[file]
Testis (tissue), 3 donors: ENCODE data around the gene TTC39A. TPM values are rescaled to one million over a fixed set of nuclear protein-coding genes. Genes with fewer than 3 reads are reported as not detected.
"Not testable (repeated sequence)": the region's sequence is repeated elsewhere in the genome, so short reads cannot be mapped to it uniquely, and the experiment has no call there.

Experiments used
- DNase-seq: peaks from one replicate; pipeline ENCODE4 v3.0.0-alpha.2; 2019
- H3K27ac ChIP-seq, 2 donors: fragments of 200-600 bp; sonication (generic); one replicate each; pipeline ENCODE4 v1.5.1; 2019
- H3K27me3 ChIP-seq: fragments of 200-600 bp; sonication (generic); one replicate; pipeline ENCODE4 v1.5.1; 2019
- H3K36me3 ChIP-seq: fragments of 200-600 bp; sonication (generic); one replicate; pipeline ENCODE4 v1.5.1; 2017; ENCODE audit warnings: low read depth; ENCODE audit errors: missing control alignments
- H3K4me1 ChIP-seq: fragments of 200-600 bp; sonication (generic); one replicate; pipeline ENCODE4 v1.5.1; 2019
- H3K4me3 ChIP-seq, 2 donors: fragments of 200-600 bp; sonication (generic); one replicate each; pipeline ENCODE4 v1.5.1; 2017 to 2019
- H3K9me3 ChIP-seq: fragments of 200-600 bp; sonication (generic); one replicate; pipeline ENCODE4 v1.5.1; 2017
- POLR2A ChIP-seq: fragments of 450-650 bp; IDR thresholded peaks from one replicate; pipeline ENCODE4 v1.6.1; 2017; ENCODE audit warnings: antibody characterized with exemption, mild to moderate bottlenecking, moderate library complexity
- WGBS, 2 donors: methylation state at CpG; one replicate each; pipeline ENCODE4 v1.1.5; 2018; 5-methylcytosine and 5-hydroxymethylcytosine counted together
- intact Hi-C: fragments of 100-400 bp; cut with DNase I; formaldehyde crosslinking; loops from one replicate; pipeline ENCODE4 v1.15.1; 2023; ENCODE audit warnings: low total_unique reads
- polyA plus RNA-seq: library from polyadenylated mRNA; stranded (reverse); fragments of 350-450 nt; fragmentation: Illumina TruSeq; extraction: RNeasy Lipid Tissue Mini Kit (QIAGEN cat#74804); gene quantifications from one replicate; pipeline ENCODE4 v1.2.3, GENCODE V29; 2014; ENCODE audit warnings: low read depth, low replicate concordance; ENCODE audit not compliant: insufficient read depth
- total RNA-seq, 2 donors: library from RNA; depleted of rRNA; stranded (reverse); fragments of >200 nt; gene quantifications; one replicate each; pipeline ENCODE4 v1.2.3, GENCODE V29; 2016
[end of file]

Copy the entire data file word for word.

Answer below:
Testis (tissue), 3 donors: ENCODE data around the gene TTC39A. TPM values are rescaled to one million over a fixed set of nuclear protein-coding genes. Genes with fewer than 3 reads are reported as not detected.
"Not testable (repeated sequence)": the region's sequence is repeated elsewhere in the genome, so short reads cannot be mapped to it uniquely, and the experiment has no call there.

Experiments used
- DNase-seq: peaks from one replicate; pipeline ENCODE4 v3.0.0-alpha.2; 2019
- H3K27ac ChIP-seq, 2 donors: fragments of 200-600 bp; sonication (generic); one replicate each; pipeline ENCODE4 v1.5.1; 2019
- H3K27me3 ChIP-seq: fragments of 200-600 bp; sonication (generic); one replicate; pipeline ENCODE4 v1.5.1; 2019
- H3K36me3 ChIP-seq: fragments of 200-600 bp; sonication (generic); one replicate; pipeline ENCODE4 v1.5.1; 2017; ENCODE audit warnings: low read depth; ENCODE audit errors: missing control alignments
- H3K4me1 ChIP-seq: fragments of 200-600 bp; sonication (generic); one replicate; pipeline ENCODE4 v1.5.1; 2019
- H3K4me3 ChIP-seq, 2 donors: fragments of 200-600 bp; sonication (generic); one replicate each; pipeline ENCODE4 v1.5.1; 2017 to 2019
- H3K9me3 ChIP-seq: fragments of 200-600 bp; sonication (generic); one replicate; pipeline ENCODE4 v1.5.1; 2017
- POLR2A ChIP-seq: fragments of 450-650 bp; IDR thresholded peaks from one replicate; pipeline ENCODE4 v1.6.1; 2017; ENCODE audit warnings: antibody characterized with exemption, mild to moderate bottlenecking, moderate library complexity
- WGBS, 2 donors: methylation state at CpG; one replicate each; pipeline ENCODE4 v1.1.5; 2018; 5-methylcytosine and 5-hydroxymethylcytosine counted together
- intact Hi-C: fragments of 100-400 bp; cut with DNase I; formaldehyde crosslinking; loops from one replicate; pipeline ENCODE4 v1.15.1; 2023; ENCODE audit warnings: low total_unique reads
- polyA plus RNA-seq: library from polyadenylated mRNA; stranded (reverse); fragments of 350-450 nt; fragmentation: Illumina TruSeq; extraction: RNeasy Lipid Tissue Mini Kit (QIAGEN cat#74804); gene quantifications from one replicate; pipeline ENCODE4 v1.2.3, GENCODE V29; 2014; ENCODE audit warnings: low read depth, low replicate concordance; ENCODE audit not compliant: insufficient read depth
- total RNA-seq, 2 donors: library from RNA; depleted of rRNA; stranded (reverse); fragments of >200 nt; gene quantifications; one replicate each; pipeline ENCODE4 v1.2.3, GENCODE V29; 2016